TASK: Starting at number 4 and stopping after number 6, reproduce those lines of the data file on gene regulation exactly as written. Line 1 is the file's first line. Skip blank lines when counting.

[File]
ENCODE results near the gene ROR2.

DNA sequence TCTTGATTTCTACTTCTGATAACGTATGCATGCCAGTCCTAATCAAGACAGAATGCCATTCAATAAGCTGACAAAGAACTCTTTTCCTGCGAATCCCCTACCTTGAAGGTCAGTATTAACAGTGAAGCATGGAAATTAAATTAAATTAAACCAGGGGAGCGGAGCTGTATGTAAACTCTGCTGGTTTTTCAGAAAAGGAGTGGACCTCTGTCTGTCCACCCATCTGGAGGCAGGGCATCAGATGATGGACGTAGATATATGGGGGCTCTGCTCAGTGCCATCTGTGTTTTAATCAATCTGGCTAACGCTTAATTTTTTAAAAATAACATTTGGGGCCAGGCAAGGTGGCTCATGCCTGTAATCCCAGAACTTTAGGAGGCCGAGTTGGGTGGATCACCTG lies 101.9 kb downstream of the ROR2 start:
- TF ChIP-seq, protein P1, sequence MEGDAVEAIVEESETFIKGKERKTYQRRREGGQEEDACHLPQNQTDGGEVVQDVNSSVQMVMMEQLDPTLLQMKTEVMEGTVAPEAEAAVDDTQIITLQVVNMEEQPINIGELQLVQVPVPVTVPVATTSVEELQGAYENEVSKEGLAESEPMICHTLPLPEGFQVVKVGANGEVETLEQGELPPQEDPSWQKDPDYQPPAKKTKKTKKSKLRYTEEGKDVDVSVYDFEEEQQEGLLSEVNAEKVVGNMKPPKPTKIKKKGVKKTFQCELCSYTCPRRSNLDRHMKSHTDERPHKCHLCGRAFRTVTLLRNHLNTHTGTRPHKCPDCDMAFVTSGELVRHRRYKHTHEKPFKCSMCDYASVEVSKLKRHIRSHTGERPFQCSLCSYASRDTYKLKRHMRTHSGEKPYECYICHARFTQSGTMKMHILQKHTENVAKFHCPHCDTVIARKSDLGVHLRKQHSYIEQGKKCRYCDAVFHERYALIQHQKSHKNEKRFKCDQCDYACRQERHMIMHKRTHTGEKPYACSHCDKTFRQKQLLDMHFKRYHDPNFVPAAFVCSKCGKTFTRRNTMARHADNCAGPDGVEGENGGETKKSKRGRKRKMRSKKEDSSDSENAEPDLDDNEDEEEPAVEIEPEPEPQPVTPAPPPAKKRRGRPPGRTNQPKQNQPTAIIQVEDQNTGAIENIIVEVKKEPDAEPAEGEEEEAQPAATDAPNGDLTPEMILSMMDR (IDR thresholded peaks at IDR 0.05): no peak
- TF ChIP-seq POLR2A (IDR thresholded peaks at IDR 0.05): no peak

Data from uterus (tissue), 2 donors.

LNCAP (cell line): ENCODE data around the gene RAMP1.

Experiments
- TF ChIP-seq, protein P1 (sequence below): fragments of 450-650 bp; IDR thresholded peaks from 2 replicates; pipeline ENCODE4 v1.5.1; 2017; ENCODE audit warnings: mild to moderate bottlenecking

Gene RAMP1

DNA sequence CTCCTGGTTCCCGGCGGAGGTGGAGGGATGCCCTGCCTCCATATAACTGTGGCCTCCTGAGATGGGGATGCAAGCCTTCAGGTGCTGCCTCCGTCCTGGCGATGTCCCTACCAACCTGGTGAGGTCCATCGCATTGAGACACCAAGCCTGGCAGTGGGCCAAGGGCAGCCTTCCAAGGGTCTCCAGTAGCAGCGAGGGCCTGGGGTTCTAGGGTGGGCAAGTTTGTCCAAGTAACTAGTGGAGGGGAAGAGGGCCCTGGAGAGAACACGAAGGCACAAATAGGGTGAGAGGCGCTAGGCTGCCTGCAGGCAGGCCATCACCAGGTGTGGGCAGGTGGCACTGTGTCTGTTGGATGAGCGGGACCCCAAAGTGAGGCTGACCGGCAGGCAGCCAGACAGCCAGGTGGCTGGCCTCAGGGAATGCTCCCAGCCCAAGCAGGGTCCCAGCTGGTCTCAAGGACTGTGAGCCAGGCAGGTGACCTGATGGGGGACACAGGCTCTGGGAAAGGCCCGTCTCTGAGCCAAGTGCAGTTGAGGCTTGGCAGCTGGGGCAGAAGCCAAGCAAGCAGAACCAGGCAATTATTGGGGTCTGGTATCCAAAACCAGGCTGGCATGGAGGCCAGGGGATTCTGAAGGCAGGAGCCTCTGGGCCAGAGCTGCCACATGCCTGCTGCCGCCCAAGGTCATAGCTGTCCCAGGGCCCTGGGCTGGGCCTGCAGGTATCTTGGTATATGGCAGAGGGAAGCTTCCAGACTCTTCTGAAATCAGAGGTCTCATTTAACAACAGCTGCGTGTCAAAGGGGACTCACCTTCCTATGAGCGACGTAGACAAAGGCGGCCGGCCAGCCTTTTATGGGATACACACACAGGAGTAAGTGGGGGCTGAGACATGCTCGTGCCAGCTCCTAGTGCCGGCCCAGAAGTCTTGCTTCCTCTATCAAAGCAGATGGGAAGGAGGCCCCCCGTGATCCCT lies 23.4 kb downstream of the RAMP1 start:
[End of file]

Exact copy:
- TF ChIP-seq POLR2A (IDR thresholded peaks at IDR 0.05): no peak

Data from uterus (tissue), 2 donors.

LNCAP (cell line): ENCODE data around the gene RAMP1.